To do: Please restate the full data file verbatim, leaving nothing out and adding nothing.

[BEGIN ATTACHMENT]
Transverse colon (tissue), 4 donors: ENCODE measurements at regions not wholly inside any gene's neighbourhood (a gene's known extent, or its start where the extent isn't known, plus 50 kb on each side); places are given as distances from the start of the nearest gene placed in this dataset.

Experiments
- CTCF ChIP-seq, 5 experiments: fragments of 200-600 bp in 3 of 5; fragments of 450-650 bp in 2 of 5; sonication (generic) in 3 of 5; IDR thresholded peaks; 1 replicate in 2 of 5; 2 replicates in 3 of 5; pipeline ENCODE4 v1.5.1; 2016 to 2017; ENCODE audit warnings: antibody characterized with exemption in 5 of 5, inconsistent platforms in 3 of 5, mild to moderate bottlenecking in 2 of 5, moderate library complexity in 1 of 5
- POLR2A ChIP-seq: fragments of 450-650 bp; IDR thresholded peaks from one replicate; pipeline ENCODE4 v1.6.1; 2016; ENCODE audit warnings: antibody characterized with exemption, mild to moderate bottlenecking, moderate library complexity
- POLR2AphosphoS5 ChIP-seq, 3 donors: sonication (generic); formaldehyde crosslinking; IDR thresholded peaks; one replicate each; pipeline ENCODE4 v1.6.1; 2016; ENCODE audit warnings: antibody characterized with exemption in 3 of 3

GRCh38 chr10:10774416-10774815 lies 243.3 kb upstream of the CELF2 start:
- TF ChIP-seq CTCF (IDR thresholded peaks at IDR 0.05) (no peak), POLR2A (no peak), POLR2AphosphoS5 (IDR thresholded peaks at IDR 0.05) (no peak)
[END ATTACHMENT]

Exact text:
Transverse colon (tissue), 4 donors: ENCODE measurements at regions not wholly inside any gene's neighbourhood (a gene's known extent, or its start where the extent isn't known, plus 50 kb on each side); places are given as distances from the start of the nearest gene placed in this dataset.

Experiments
- CTCF ChIP-seq, 5 experiments: fragments of 200-600 bp in 3 of 5; fragments of 450-650 bp in 2 of 5; sonication (generic) in 3 of 5; IDR thresholded peaks; 1 replicate in 2 of 5; 2 replicates in 3 of 5; pipeline ENCODE4 v1.5.1; 2016 to 2017; ENCODE audit warnings: antibody characterized with exemption in 5 of 5, inconsistent platforms in 3 of 5, mild to moderate bottlenecking in 2 of 5, moderate library complexity in 1 of 5
- POLR2A ChIP-seq: fragments of 450-650 bp; IDR thresholded peaks from one replicate; pipeline ENCODE4 v1.6.1; 2016; ENCODE audit warnings: antibody characterized with exemption, mild to moderate bottlenecking, moderate library complexity
- POLR2AphosphoS5 ChIP-seq, 3 donors: sonication (generic); formaldehyde crosslinking; IDR thresholded peaks; one replicate each; pipeline ENCODE4 v1.6.1; 2016; ENCODE audit warnings: antibody characterized with exemption in 3 of 3

GRCh38 chr10:10774416-10774815 lies 243.3 kb upstream of the CELF2 start:
- TF ChIP-seq CTCF (IDR thresholded peaks at IDR 0.05) (no peak), POLR2A (no peak), POLR2AphosphoS5 (IDR thresholded peaks at IDR 0.05) (no peak)